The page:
Today I am announcing that I have decided not to run for president in 2020. I am doing this, in part, to stand out from the crowd. But there are many other reasons, beginning with the fact that the country really doesn’t need an old white guy in the Oval Office who has not previously been elected to anything.
In reaching this conclusion, I weighed several factors. I have no interest in conducting a listening tour through Iowa or New Hampshire; it’s still pretty cold in those places this time of year. Also, I have determined that I don’t have a single political adviser. Or a speechwriter. And my donor base is nonexistent.
Name recognition, too, would be a problem on the stump. I acknowledge that I’m not well known by voters outside my state — let alone in my immediate neighborhood. And though I have traveled widely, I confess never having set foot in Hawaii or South Dakota. That’s seven electoral votes I probably couldn’t count on.
Then there’s the matter of the relentless media scrutiny that is inevitable in a national campaign. The failure to receive my college diploma until I paid a $5 parking ticket in 1969 was an oversight, a thoroughly innocent memory lapse. But some aggressive snoop from The Washington Post or The New York Times, bent on winning a Pulitzer Prize, no doubt would make a big deal of that.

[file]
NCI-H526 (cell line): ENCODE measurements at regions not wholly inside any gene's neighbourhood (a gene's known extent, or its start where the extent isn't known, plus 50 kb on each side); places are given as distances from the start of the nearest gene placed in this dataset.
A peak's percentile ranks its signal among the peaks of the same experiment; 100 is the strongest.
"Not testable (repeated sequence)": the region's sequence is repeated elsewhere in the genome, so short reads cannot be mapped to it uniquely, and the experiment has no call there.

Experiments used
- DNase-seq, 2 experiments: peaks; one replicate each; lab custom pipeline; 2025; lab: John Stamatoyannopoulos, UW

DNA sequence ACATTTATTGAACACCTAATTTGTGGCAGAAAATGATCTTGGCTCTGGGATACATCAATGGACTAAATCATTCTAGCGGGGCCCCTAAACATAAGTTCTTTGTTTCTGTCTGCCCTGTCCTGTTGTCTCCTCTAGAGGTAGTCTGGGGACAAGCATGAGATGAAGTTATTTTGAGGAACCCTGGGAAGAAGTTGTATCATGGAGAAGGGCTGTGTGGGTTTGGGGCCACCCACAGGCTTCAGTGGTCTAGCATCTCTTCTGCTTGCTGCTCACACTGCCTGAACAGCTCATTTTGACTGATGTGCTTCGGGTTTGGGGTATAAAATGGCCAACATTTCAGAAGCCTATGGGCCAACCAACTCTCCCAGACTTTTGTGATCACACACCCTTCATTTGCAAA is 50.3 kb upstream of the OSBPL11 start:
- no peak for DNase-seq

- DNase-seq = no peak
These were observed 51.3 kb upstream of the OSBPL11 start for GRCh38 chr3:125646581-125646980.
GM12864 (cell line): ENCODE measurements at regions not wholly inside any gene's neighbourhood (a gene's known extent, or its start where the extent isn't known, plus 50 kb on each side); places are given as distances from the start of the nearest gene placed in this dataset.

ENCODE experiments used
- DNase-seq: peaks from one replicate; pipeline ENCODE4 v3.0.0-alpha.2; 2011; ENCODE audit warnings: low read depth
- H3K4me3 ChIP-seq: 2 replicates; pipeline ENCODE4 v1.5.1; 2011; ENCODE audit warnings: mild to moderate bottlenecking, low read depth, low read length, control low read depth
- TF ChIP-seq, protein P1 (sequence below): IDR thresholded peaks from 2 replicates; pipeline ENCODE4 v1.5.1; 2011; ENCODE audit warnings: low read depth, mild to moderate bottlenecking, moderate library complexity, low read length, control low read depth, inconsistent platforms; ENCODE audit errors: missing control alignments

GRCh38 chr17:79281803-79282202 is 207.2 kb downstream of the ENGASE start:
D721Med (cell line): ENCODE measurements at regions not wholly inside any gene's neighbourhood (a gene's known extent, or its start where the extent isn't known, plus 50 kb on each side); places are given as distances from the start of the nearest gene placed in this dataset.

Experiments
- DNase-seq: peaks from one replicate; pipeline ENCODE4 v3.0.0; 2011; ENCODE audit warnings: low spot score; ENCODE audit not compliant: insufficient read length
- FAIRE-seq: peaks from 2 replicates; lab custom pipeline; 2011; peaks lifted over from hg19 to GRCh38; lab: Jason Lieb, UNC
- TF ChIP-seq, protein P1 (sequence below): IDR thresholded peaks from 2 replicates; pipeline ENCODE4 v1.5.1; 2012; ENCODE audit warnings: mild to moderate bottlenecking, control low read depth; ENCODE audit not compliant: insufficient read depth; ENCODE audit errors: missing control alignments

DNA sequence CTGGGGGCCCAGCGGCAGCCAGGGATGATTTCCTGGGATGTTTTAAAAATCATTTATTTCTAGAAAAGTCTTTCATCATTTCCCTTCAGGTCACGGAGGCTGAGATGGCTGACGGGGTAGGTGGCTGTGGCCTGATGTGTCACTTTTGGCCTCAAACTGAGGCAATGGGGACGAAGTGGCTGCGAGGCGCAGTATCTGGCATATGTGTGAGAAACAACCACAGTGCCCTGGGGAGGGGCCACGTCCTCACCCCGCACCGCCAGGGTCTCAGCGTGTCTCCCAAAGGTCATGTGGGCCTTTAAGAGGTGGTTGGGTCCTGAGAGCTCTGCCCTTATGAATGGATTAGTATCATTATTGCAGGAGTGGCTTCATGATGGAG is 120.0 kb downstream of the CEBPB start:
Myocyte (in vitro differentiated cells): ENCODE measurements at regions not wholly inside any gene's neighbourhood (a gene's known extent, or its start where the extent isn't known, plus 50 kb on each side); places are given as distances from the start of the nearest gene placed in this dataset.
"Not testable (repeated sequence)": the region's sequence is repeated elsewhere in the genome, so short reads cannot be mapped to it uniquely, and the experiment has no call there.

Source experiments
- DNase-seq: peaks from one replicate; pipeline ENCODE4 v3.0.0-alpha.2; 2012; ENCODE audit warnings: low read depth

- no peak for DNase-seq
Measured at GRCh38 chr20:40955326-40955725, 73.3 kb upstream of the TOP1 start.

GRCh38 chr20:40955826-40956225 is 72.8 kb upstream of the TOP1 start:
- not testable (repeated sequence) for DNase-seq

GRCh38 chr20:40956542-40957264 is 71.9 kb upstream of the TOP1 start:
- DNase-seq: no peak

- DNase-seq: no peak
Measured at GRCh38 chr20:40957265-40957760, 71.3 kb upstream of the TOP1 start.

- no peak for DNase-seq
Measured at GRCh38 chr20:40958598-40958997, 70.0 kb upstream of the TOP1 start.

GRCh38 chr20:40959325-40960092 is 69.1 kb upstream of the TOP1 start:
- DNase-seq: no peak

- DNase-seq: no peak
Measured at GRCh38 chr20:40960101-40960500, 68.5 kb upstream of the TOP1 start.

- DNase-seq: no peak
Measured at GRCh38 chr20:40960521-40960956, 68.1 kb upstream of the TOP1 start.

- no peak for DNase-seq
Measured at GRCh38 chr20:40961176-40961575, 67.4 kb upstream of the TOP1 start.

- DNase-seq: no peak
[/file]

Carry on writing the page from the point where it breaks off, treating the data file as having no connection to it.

My international agenda might be another drawback. I took a Russian history class in college. But it covered ancient Russian history, and I didn’t exactly ace the course. Same with a “Power Politics” class. That was mostly about the 1930s and 40s. In 1991, I was in Cuba and saw Fidel Castro several times, but we never spoke. Besides, he’s gone now. So I’d have to get up to speed on a lot of things.
Economic policy: I read the Ron Chernow biography of Alexander Hamilton, founder of the nation’s financial system, before it inspired the smash Broadway musical, but I can’t say I possess much fiscal savvy. What’s a bitcoin, anyway?
Nevertheless, I believe I’m on the same page as many of my fellow Americans regarding several pressing matters. I think the NFL has to figure out a way to substantiate pass-interference calls when the Super Bowl is at stake. I advocate the Oscars’ no-host format. I ascribe to no specific political ideology, though I do empathize with the semi-Libertarian tenet that you can do anything — but don’t step on my blue suede shoes.
Bottom line, though: A campaign is just too daunting. Too exhausting. All those babies to kiss and selfies to pose for. All those “spontaneous” drop-ins at diners, interrupting folks just trying to eat their pancakes in peace. All those debates, mixing it up with a fair number of blowhards trying to one-up each other with tales of humble upbringings, pulling up bootstraps and walking miles to school in the snow.
And the good campaign slogans already have been used. Tippecanoe and Tyler, Too. He’s the One. Happy Days Are Here Again. A Chicken in Every Pot and a Car in Every Garage. The People’s Choice. Where’s the Beef? I considered “He Means Well,” but it sounds a bit wishy-washy.
It would be cool to go on “Meet the Press,” though. And it would be fun to have, you know, a lawn sign with my name. But, no. I’ll leave it to others.
Vice president? I’m not seeking it, I’m not requesting it. I don’t expect it to happen.